Welcome, Fools, to part four of our several-thousand-part series, "Better Know a Fund Manager," which is loosely, but not too loosely, based on Stephen Colbert's "Better Know a District" from The Colbert Report.

Like Stephen and his thorough investigations into America's congressional districts, each week I take a look at a fund you may want to own. What's on tap this week?


Greenspring (GRSPX)

Expense ratio


Fund assets

$199 million

1-year return


5-year return


10-year return


Sources: Greenspring, Morningstar.

Meet Chip Carlson
The fightin' team at Greenspring is led by Chip Carlson, who joined parent firm Corbyn Investment Management as an analyst and portfolio manager in 1983. Carlson was in his early 20s back then, a recent graduate of The Johns Hopkins University.

But he learned fast. Carlson earned the chartered financial analyst certification in 1986 and today is a member of the Baltimore Security Analysts Society. Apparently, he's put that knowledge to good use; Greenspring has outdistanced both the Russell 3000 and the S&P 500 over the past 10 years.

Better still, Carlson prefers stocks that "generate a lot of cash flow so they are more in control of their own destiny," as he told Motley Fool Champion Funds advisor Shannon Zimmerman in an interview in 2004.

How he invests
Carlson also likes hybrids. No, that's not a reference to the Toyota Prius or its ilk. I'm talking instead about Carlson's investing strategy. Greenspring, you see, is a hybrid fund. That means the fund can invest in almost anything, including bonds.

And he has. Rather than submit to a wag of the finger by Wall Street's stockinistas, Carlson had invested 43% of Greenspring's assets in bonds at the end of May, including some that sound, well, barely legal.

Take "busted convertibles," for example. Sounds awful, doesn't it? Trust me when I say it isn't. A busted convertible is a bond that can be converted into common stock. It becomes "busted" when the company's stock price falls below the conversion price.

At that point, many investors give up, figuring there's no value left. Not Carlson; that's when he swoops in. In most cases, Greenspring earns yields between 3% and 6% on these more speculative plays.

Sometimes, the payoff is even sweeter. For example, Greenspring acquired an interest in Akamai's (NASDAQ:AKAM) now-retired 5.5% convertible notes in 2004 but then sold them when the company announced a $56.6 million buyback last summer. Greenspring appears to have been paid 101.571% of principal plus accrued interest in the transaction, and that's after having collected at least a year's worth of interest at 5.5%. Nice.

3 Foolish questions
Of course, there must be more to Carlson that busted convertibles and low-flying small caps. So I recently asked him three Foolish questions:

  • What do you do when you're not choosing investments? Turns out that Carlson was a lacrosse player at Johns Hopkins in the early '80s. And he still loves the game. In fact, this week he's coaching a Baltimore boys' team at a tournament in Vail, Colo.
  • What kind of car do you drive? Carlson says he drives a four-year-old Chevy Suburban to "make room for all the (lacrosse) gear."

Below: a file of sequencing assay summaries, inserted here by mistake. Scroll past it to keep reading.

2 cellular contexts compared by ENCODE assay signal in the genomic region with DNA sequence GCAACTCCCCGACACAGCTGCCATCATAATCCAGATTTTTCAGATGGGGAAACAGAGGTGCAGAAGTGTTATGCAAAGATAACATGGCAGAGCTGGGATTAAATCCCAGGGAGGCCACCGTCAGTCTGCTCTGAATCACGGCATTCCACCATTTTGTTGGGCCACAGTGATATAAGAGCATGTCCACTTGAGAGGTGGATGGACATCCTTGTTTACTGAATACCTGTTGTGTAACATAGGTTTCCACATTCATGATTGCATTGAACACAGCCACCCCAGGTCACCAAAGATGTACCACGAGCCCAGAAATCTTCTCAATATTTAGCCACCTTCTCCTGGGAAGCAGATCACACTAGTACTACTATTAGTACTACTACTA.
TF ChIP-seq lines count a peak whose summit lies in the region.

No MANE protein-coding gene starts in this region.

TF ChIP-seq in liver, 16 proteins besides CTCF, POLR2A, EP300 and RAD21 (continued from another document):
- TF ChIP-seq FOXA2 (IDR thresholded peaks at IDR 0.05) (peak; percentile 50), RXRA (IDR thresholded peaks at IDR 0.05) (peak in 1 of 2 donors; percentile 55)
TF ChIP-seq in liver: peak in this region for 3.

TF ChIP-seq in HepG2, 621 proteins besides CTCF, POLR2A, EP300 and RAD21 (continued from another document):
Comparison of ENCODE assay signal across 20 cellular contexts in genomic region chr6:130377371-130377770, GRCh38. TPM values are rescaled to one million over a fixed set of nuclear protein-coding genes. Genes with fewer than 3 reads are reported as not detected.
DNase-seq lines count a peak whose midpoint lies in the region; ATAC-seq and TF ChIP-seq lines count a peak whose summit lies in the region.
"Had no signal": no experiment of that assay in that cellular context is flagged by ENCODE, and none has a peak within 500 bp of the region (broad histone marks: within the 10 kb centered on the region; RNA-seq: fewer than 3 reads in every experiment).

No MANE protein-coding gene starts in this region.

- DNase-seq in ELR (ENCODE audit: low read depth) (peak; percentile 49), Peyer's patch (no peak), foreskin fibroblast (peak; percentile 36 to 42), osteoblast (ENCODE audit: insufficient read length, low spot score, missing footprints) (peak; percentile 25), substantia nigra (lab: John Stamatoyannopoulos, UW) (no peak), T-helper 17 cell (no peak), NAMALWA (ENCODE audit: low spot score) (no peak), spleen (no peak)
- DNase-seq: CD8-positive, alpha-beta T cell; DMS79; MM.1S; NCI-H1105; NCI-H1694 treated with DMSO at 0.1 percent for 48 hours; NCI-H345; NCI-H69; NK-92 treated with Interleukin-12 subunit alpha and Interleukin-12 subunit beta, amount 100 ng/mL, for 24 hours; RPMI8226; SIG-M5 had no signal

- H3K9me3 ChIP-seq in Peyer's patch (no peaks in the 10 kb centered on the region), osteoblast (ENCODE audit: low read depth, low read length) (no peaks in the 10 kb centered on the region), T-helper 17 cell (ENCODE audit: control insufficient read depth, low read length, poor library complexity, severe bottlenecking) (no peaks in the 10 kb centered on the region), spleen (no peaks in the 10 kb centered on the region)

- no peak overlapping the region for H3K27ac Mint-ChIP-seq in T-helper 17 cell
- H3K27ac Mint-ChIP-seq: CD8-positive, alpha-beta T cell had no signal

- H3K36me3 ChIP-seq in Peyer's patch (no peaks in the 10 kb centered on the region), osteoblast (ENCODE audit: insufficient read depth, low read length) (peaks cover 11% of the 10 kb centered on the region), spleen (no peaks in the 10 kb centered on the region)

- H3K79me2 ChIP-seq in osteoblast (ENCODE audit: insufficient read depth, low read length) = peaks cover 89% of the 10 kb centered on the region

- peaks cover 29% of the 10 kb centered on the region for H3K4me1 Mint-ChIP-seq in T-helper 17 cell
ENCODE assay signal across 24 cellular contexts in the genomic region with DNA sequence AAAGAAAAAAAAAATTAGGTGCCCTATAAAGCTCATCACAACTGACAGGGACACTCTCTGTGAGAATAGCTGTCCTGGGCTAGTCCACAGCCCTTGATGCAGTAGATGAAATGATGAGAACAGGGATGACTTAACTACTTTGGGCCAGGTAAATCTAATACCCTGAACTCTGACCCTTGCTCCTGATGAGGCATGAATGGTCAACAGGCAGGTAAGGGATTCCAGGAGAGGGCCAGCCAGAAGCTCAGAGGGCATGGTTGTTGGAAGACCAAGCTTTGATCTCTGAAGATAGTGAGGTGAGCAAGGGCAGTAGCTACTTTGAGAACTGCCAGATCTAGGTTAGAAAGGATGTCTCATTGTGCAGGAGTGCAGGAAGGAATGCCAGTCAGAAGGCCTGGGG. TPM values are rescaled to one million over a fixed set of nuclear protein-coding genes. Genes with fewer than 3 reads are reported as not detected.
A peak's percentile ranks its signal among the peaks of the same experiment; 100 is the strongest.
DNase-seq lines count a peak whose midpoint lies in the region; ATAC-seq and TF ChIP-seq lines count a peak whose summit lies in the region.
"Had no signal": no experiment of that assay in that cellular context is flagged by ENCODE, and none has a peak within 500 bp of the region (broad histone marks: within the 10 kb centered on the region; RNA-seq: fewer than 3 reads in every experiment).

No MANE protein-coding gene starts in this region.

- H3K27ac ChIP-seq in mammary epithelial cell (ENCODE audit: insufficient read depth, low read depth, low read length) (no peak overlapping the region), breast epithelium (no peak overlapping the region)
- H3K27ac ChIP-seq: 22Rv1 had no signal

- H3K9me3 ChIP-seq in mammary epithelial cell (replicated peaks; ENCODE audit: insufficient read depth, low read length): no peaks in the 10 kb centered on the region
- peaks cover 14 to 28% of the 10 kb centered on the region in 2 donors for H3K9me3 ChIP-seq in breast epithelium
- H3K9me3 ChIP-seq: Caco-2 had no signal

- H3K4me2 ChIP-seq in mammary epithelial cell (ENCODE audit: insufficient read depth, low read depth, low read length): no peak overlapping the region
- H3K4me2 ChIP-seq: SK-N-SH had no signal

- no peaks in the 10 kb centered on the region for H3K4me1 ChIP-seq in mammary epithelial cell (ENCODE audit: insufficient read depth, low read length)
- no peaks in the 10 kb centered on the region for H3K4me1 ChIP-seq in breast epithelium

• Name a great book you read recently. And what was so darned great about it? Carlson says he recently enjoyed reading David McCullough's history of the American Revolution, 1776. Most interesting, he says, is that "Washington wouldn't commit to a battle that might risk significant loss of his key resources." That makes sense coming from a self-professed value investor.

Is this fund for you?
Time to get down to business. Should you invest with Carlson? Greenspring is the rare fund that combines small fees with a proven contrarian investing strategy. And that can lead to excellent returns when the market goes wacky, as it has recently.

Just remember that it's also risky to be contrarian, and many of Carlson's biggest bets are highly speculative. Among them are high-yielding convertibles issued by pharmaceutical firm Nektar Therapeutics (NASDAQ:NKTR) and semiconductor equipment maker Agere Systems (NYSE:AGR). Greenspring also holds significant positions in DigiInternational (NASDAQ:DGII) and Radyne (NASDAQ:RADN).

Of course, every one of these choices could prove to be wonderful investments, helping to keep Greenspring investors in the green. But, as history proves, they may also cut deep, leaving a bloody shade of red when compared with the S&P 500. Which will it be over the next two years? Time will tell. In the meantime, ask me for an all-access pass to Champion Funds to read all of Shannon's interview with Carlson. It's free for 30 days and includes unfettered access to all of Shannon's picks and reports. You're welcome.

And that's this week's profile. See you back here next Thursday, fund nation. Good night.

Fool contributor Tim Beyers is a regular viewer of The Colbert Report. (Stay the course.) Tim owns shares of Akamai. You can find out what else is in Tim's portfolio by checking his Foolprofile. Akamai is a Rule Breakers recommendation. Radyne is a Hidden Gems pick. The Motley Fool has an ironclad disclosure policy.